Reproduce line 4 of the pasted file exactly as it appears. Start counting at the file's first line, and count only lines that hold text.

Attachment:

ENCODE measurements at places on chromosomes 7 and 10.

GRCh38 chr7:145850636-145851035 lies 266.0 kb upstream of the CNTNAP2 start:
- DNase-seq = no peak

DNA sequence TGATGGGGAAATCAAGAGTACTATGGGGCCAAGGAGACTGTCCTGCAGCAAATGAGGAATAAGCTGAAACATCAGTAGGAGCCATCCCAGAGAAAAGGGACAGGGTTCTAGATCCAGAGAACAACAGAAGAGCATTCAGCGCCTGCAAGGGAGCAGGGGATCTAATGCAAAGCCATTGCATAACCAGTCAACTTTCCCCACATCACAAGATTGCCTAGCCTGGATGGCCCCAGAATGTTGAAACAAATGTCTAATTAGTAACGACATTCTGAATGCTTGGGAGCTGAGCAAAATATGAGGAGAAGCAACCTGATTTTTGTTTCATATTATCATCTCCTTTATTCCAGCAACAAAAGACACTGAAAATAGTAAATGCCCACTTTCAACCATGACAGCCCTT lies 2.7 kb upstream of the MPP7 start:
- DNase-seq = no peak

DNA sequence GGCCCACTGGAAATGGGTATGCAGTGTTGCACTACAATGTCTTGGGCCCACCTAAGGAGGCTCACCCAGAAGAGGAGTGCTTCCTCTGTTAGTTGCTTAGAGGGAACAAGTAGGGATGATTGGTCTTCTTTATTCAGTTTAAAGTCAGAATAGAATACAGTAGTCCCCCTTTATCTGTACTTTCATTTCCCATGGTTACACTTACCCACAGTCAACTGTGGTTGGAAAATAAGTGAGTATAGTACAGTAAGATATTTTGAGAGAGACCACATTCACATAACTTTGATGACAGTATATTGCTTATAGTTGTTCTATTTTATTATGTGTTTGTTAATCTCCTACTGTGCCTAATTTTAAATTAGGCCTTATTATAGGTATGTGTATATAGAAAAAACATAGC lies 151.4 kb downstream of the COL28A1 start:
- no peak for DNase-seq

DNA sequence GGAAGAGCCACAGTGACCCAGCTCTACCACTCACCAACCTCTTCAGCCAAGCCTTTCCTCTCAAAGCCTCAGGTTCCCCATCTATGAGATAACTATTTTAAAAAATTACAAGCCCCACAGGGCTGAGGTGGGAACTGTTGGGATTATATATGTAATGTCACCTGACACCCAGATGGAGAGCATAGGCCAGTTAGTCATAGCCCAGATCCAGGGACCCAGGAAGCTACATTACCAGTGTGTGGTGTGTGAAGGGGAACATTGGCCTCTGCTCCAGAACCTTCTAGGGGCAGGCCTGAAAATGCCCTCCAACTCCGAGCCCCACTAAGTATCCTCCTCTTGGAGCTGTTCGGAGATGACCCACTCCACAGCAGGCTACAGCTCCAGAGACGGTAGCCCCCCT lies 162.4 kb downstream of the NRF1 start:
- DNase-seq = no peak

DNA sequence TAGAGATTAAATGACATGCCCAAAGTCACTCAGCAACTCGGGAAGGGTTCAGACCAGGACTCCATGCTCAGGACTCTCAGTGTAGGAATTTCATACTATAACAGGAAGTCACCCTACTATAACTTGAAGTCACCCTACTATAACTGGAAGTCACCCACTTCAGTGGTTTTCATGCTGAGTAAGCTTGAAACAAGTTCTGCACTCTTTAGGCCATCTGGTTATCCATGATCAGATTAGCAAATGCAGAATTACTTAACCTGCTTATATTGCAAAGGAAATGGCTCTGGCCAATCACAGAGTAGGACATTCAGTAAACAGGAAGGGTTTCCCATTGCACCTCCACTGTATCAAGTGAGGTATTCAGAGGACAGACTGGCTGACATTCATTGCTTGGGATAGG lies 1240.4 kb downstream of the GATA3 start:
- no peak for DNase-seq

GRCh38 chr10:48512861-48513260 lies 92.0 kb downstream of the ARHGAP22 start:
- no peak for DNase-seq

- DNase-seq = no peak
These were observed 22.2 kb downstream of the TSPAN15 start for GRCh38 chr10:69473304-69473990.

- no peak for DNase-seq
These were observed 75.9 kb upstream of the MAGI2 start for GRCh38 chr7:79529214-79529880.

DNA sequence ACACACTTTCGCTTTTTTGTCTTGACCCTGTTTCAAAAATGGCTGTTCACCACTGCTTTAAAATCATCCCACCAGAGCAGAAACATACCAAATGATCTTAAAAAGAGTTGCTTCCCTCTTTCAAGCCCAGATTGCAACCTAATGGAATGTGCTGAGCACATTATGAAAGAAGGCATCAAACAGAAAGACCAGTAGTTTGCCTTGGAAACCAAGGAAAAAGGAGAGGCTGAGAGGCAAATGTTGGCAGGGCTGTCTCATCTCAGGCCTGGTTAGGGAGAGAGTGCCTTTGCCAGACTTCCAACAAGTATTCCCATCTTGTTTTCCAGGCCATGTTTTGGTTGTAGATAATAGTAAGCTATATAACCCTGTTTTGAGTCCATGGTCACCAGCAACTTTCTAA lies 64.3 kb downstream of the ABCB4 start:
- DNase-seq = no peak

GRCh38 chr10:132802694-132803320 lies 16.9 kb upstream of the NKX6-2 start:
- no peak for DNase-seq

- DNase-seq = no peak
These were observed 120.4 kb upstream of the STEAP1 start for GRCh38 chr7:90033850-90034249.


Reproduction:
DNA sequence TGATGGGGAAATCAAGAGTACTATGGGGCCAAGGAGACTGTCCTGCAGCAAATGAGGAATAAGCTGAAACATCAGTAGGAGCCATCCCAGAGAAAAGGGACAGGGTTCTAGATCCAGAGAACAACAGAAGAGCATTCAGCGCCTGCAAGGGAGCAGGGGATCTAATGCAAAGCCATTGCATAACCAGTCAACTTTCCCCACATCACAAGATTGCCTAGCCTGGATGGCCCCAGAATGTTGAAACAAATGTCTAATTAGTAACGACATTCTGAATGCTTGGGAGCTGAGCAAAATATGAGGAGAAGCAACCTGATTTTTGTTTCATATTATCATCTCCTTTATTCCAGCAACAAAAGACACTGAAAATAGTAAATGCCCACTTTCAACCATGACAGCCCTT lies 2.7 kb upstream of the MPP7 start: